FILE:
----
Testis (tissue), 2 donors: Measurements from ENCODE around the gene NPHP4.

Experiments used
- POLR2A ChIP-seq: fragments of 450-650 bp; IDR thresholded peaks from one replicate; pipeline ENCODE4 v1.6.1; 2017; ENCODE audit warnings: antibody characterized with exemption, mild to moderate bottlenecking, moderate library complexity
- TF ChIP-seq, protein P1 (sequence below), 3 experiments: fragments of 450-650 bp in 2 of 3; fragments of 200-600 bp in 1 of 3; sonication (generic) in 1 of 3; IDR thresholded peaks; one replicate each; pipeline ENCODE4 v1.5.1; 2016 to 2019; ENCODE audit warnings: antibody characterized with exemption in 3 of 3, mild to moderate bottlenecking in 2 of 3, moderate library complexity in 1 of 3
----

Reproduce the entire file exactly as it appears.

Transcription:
Testis (tissue), 2 donors: Measurements from ENCODE around the gene NPHP4.

Experiments used
- POLR2A ChIP-seq: fragments of 450-650 bp; IDR thresholded peaks from one replicate; pipeline ENCODE4 v1.6.1; 2017; ENCODE audit warnings: antibody characterized with exemption, mild to moderate bottlenecking, moderate library complexity
- TF ChIP-seq, protein P1 (sequence below), 3 experiments: fragments of 450-650 bp in 2 of 3; fragments of 200-600 bp in 1 of 3; sonication (generic) in 1 of 3; IDR thresholded peaks; one replicate each; pipeline ENCODE4 v1.5.1; 2016 to 2019; ENCODE audit warnings: antibody characterized with exemption in 3 of 3, mild to moderate bottlenecking in 2 of 3, moderate library complexity in 1 of 3